However, it is reasonable to ask whether international efforts for the automatic exchange of information (AEOI) strike an appropriate balance between the objective of eliminating tax evasion and the legitimate concerns of individuals concerning their privacy and safety.

The use of planning techniques to lawfully minimise taxation combined with honest tax reporting is very different from illegally hiding assets and income to avoid accurately reporting to tax authorities. However, those who pay higher tax rates may be forgiven for begrudging those with the resources to structure their affairs utilising lower tax jurisdictions, potentially only further increasing the substantial proportion of global wealth held by a tiny proportion of the population. The Tax Justice Network, a tax research and advocacy group, estimates that offshore financial centres (OFCs), many of which are United Kingdom (UK) dependencies or territories, hold USD21 to USD32 trillion of individuals’ financial assets.

Governments and media have described tax avoidance as a moral evil, often distinguishing between aggressive and ordinary tax planning. However, taxpayers cannot be expected to comply with subjective notions of morality.

Rather, the imposition of tax through application of clear laws should be the objective. In order to implement appropriate tax laws, governments may require information regarding the transactions and entities that their residents benefit from locally and abroad. The Organisation for Economic Cooperation and Development (OECD) and many governments are concerned that OFCs attract foreign investment by: imposing low, or no income or corporate taxes on foreign investors; and facilitating foreign investors to keep their identities and financial affairs private.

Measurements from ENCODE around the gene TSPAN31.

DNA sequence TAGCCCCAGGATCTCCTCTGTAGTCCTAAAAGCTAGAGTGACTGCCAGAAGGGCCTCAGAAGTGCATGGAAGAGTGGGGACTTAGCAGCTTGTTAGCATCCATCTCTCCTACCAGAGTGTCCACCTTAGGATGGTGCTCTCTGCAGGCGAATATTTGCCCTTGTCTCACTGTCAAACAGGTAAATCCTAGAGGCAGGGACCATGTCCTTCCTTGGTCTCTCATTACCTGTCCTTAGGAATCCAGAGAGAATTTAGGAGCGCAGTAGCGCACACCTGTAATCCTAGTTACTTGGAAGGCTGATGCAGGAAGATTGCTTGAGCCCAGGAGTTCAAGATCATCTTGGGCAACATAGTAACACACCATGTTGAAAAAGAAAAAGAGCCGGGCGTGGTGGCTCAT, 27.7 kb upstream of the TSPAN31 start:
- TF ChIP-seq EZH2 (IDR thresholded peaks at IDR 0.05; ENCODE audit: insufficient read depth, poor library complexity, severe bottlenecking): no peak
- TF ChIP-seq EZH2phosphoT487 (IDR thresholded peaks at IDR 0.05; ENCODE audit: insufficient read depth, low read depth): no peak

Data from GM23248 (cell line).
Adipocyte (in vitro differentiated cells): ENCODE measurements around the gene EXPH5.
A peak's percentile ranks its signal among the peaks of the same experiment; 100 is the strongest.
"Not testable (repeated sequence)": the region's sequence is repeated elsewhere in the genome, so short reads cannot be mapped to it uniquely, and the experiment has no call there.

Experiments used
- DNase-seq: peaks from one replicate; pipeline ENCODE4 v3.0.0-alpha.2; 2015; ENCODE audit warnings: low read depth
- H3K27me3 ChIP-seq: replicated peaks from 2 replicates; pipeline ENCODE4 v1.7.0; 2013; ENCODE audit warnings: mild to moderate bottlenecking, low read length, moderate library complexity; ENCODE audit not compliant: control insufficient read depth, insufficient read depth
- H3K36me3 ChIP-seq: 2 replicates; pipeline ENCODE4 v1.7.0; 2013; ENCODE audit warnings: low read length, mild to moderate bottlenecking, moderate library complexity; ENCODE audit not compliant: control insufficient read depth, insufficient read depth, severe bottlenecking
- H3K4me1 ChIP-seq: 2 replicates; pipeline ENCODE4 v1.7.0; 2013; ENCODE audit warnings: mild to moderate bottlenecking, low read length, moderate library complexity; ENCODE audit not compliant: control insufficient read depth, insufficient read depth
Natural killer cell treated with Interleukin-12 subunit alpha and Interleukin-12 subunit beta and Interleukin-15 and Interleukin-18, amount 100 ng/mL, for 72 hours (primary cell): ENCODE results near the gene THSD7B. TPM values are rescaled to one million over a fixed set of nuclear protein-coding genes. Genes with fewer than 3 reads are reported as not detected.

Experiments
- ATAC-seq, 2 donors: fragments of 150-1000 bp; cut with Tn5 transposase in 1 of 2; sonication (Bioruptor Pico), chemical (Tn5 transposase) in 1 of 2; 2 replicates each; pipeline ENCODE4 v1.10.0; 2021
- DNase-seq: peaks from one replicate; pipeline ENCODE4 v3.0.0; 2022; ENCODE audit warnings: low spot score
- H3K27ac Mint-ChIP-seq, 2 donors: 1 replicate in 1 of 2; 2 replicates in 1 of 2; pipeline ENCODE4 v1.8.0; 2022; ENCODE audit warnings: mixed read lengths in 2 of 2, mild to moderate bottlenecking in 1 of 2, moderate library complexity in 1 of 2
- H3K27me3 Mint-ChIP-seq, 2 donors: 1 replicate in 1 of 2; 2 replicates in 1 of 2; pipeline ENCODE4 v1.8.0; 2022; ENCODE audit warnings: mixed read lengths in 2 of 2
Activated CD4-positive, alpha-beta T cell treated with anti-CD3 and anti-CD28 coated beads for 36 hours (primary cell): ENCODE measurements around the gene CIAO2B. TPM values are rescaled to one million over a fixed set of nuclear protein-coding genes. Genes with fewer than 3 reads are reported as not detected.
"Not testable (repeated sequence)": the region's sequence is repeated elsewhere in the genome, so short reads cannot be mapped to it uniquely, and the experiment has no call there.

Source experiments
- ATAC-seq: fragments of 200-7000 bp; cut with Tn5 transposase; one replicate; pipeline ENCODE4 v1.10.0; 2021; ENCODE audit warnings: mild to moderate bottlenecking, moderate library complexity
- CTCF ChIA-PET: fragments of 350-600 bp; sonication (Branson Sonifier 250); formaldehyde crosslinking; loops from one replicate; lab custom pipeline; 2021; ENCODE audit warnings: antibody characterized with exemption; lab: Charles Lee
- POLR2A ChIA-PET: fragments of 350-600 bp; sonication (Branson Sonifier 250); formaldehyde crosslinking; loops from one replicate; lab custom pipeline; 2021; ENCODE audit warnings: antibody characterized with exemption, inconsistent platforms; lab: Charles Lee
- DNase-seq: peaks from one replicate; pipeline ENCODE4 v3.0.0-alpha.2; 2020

Read More

Share
Twitter LinkedIn Email Save as PDF
More Publications
20 Dec 2021 |

A Time Of Regeneration: Bermuda Can Bounce Back Better

Bermuda’s economy is a mixed bag of emerging opportunities and specific challenges. But if all sec...

17 Dec 2021 |

A Rising Tide: And Ships Are Choosing Bermuda

Bermuda must remain innovative, nimble and wary of too much regulation to stay ahead of the game, ac...

17 Dec 2021 |

A Silicon Valley For ILS

As the ILS market continues to innovate and evolve, driven by external forces including ESG, it will...

3 Dec 2021 |

Americas Restructuring Review 2022

This chapter discusses the defining features of Bermuda’s insolvency landscape and the primary ins...

2 Dec 2021 |

A growing hub for the life sector

Bermuda has become a flourishing focal point for long-term insurance and reinsurance, offering the I...

2 Dec 2021 |

Provisional liquidation in Bermuda and the selection of provisional liquidators

In the absence of a formal equivalent to English administration proceedings or U.S. Chapter 11 proce...

Contributors: Sam Riihiluoma
30 Nov 2021 |

Cryptocurrencies and estate planning

When a person dies having made a will, their personal estate is transferred to their personal repres...

26 Nov 2021 |

Whistleblowing issues for employers

In recent years there have been a number of high-profile scandals brought to light by the actions of...

24 Nov 2021 |

Hong Kong Harbours Long-Term ILS Ambitions

The launch of Hong Kong’s first catastrophe bond signals the start of a new era for Asia’s insur...

4 Nov 2021 |

The Insolvency Review – Ninth Edition

The ninth edition of The Insolvency Review offers an in-depth review of market conditions and insolv...